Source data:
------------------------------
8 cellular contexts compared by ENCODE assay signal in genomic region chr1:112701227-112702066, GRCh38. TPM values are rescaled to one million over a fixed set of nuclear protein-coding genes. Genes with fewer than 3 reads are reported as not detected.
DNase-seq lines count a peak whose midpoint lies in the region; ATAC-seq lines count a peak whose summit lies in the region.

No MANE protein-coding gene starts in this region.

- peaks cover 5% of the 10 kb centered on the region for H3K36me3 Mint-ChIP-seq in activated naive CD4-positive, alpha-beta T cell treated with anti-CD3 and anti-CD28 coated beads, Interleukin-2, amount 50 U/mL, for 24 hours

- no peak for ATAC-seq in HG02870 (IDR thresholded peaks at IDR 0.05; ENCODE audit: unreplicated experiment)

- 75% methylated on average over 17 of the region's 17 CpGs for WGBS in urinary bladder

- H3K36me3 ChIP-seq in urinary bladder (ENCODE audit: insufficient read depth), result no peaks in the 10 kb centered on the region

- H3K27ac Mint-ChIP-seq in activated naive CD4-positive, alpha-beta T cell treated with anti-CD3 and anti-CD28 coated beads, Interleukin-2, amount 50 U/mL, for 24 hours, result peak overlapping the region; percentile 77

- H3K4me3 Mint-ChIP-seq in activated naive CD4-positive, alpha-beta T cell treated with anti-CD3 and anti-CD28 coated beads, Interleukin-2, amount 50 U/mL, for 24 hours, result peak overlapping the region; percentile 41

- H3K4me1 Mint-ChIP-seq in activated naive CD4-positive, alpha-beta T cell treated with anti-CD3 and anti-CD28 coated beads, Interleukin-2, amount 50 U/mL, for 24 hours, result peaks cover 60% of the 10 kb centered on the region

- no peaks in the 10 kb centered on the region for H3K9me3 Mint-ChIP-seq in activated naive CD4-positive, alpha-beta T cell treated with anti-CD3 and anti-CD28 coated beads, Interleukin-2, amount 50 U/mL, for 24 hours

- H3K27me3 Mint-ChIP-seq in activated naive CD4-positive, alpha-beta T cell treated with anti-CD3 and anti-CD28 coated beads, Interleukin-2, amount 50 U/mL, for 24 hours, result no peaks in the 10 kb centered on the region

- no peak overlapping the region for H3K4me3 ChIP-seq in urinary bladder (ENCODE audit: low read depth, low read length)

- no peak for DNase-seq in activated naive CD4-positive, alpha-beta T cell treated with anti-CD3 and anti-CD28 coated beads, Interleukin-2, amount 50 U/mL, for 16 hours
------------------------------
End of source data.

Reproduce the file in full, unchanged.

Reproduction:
8 cellular contexts compared by ENCODE assay signal in genomic region chr1:112701227-112702066, GRCh38. TPM values are rescaled to one million over a fixed set of nuclear protein-coding genes. Genes with fewer than 3 reads are reported as not detected.
DNase-seq lines count a peak whose midpoint lies in the region; ATAC-seq lines count a peak whose summit lies in the region.

No MANE protein-coding gene starts in this region.

- peaks cover 5% of the 10 kb centered on the region for H3K36me3 Mint-ChIP-seq in activated naive CD4-positive, alpha-beta T cell treated with anti-CD3 and anti-CD28 coated beads, Interleukin-2, amount 50 U/mL, for 24 hours

- no peak for ATAC-seq in HG02870 (IDR thresholded peaks at IDR 0.05; ENCODE audit: unreplicated experiment)

- 75% methylated on average over 17 of the region's 17 CpGs for WGBS in urinary bladder

- H3K36me3 ChIP-seq in urinary bladder (ENCODE audit: insufficient read depth), result no peaks in the 10 kb centered on the region

- H3K27ac Mint-ChIP-seq in activated naive CD4-positive, alpha-beta T cell treated with anti-CD3 and anti-CD28 coated beads, Interleukin-2, amount 50 U/mL, for 24 hours, result peak overlapping the region; percentile 77

- H3K4me3 Mint-ChIP-seq in activated naive CD4-positive, alpha-beta T cell treated with anti-CD3 and anti-CD28 coated beads, Interleukin-2, amount 50 U/mL, for 24 hours, result peak overlapping the region; percentile 41

- H3K4me1 Mint-ChIP-seq in activated naive CD4-positive, alpha-beta T cell treated with anti-CD3 and anti-CD28 coated beads, Interleukin-2, amount 50 U/mL, for 24 hours, result peaks cover 60% of the 10 kb centered on the region

- no peaks in the 10 kb centered on the region for H3K9me3 Mint-ChIP-seq in activated naive CD4-positive, alpha-beta T cell treated with anti-CD3 and anti-CD28 coated beads, Interleukin-2, amount 50 U/mL, for 24 hours

- H3K27me3 Mint-ChIP-seq in activated naive CD4-positive, alpha-beta T cell treated with anti-CD3 and anti-CD28 coated beads, Interleukin-2, amount 50 U/mL, for 24 hours, result no peaks in the 10 kb centered on the region

- no peak overlapping the region for H3K4me3 ChIP-seq in urinary bladder (ENCODE audit: low read depth, low read length)

- no peak for DNase-seq in activated naive CD4-positive, alpha-beta T cell treated with anti-CD3 and anti-CD28 coated beads, Interleukin-2, amount 50 U/mL, for 16 hours